By Anne-Marie Concepción | Thursday, August 21, 2014
Any designer worth her salt knows about Quick Apply in InDesign — but I have a few other uses for Quick Apply that often surprise InDesign users.
By David Blatner | Thursday, August 14, 2014
InDesign automatically embeds any images in your Microsoft Word document inside your layout.
It’s a nice feature, but the problem is the embedded images don’t live anywhere on your computer. They aren’t editable and they also make your InDesign file much larger than necessary.
So in this week’s episode of InDesign Secrets, I offer a simple way to extract Word document images from InDesign and get them onto your hard drive where they belong.
By Anne-Marie Concepción | Thursday, August 07, 2014
Sometimes InDesign seems like it willfully ignores you. Like when you set an exact leading amount and the program completely disregards that value.
By David Blatner | Thursday, July 31, 2014
Today’s episode of InDesign Secrets was inspired by a question from a fan who asked, “How do I import a folder full of pictures, and place just one on each page?”
The truth is it’s a difficult task to perform with InDesign alone. But there are two (non-intimidating!) scripts that make it possible.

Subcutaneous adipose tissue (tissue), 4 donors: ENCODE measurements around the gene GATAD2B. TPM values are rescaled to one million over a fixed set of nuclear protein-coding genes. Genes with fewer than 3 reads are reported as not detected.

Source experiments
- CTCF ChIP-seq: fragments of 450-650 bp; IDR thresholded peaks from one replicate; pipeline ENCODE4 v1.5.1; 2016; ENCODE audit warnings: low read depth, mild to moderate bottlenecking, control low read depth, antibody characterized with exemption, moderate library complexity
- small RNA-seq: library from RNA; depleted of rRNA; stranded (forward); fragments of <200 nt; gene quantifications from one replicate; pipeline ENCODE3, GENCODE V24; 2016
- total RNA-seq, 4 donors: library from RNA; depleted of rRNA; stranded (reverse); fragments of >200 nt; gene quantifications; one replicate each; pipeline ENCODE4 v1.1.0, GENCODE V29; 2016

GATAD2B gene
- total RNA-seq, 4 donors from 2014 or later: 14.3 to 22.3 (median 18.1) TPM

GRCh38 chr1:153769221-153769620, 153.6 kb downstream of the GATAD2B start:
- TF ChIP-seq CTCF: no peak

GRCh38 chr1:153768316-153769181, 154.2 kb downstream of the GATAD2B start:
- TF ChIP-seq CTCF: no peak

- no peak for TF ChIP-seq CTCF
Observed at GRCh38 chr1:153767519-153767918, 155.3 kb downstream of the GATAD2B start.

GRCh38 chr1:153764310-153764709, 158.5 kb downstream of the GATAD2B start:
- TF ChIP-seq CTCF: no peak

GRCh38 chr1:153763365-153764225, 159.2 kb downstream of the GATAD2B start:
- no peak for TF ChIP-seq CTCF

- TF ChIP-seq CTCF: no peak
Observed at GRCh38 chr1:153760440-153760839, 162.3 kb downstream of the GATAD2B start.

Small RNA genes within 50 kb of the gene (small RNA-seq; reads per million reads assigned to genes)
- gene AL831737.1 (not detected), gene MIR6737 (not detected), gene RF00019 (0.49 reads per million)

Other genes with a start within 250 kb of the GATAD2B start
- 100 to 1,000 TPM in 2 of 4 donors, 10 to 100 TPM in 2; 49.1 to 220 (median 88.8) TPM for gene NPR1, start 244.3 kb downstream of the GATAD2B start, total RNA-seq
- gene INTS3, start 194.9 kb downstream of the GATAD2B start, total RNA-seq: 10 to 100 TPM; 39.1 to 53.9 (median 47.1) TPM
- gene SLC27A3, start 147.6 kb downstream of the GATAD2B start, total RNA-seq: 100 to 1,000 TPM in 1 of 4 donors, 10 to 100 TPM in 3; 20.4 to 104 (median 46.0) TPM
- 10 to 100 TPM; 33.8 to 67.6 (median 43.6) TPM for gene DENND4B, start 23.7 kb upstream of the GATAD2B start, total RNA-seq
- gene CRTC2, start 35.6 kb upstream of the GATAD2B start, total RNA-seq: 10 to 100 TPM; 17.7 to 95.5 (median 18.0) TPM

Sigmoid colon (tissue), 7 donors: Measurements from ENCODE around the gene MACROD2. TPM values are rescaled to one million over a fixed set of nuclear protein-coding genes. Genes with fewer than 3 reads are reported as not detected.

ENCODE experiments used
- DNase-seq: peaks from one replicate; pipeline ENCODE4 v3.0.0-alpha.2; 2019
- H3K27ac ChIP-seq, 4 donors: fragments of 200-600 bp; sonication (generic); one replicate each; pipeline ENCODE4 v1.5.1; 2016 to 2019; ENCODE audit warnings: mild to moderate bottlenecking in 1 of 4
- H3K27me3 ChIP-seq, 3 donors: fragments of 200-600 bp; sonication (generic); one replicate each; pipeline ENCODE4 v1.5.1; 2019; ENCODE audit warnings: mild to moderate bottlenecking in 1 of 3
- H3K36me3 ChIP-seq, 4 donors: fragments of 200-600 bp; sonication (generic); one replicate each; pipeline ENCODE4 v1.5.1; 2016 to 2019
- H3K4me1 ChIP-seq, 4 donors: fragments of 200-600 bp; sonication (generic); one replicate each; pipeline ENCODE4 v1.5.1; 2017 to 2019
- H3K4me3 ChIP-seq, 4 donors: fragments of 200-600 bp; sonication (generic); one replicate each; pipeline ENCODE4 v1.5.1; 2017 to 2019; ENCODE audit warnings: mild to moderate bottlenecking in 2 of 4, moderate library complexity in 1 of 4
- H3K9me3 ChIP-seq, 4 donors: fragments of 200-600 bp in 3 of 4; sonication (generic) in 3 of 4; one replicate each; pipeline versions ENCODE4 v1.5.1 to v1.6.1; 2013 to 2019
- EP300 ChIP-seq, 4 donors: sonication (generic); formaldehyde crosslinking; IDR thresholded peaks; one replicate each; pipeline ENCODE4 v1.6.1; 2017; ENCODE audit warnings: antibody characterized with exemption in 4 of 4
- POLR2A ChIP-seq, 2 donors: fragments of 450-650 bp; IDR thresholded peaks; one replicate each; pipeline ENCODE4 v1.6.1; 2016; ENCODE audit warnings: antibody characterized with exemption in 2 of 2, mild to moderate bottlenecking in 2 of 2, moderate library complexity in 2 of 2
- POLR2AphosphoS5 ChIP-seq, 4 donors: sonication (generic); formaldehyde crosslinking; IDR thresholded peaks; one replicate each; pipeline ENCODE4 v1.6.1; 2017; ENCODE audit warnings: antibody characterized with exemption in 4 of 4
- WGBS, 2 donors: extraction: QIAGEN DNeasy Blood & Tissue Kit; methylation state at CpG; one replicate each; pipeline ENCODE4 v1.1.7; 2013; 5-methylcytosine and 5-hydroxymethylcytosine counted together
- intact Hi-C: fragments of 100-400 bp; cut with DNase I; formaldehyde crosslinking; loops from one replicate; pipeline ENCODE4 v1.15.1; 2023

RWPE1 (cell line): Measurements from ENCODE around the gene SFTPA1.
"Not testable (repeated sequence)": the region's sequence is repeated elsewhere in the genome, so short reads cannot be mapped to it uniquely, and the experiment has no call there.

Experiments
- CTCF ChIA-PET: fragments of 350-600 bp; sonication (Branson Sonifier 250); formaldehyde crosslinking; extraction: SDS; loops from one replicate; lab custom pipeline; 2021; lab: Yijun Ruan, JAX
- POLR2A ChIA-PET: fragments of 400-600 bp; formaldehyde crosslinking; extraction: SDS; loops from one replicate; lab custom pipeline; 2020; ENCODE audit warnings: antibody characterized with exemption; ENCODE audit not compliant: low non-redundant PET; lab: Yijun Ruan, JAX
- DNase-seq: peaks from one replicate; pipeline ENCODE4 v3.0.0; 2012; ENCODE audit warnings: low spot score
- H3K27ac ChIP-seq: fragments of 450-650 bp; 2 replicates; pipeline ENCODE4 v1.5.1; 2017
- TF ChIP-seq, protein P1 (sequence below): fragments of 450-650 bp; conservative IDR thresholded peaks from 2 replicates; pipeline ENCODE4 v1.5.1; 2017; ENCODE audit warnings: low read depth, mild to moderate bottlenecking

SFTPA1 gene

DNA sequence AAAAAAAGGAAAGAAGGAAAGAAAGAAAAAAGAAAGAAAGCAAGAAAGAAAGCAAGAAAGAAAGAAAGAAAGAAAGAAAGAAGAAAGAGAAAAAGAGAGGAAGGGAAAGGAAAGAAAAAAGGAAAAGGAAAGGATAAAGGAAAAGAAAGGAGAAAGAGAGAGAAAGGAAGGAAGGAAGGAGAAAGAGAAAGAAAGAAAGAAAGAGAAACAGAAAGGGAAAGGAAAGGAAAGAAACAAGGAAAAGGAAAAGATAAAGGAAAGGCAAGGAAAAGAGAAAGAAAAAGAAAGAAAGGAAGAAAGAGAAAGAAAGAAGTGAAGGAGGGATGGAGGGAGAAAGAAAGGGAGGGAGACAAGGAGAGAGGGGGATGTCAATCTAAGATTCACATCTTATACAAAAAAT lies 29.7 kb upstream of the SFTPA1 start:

In this week’s free tutorial, I’ll pop out the Scripts panel and show you how to get to the Image Catalog script, which comes built into InDesign.
By David Blatner | Thursday, July 17, 2014
Everyone knows you can rotate a text frame at any angle you want: 5 degrees, 63 degrees, etc. The text then tags along with it.
But what if you want to rotate text separately from the frame—or rotate the frame around the text? I show you how this week in InDesign Secrets.
By Anne-Marie Concepción | Thursday, July 10, 2014
Let’s say you have two text blocks of different lengths. How can you unite them visually and create a consistent look and feel in your design?
By David Blatner | Thursday, July 03, 2014
InDesign is pretty intuitive, but some features aren’t obvious until you see them in action. Paste Into is one of those.
By Anne-Marie Concepción | Thursday, June 26, 2014
Your design is done. It looks great! But when you go to print it, InDesign squawks at you. It’s finding problems that aren’t detectable to the naked eye: overset text, missing fonts, missing links. That’s all fine and good—but why doesn’t InDesign alert you to these issues earlier in the process?
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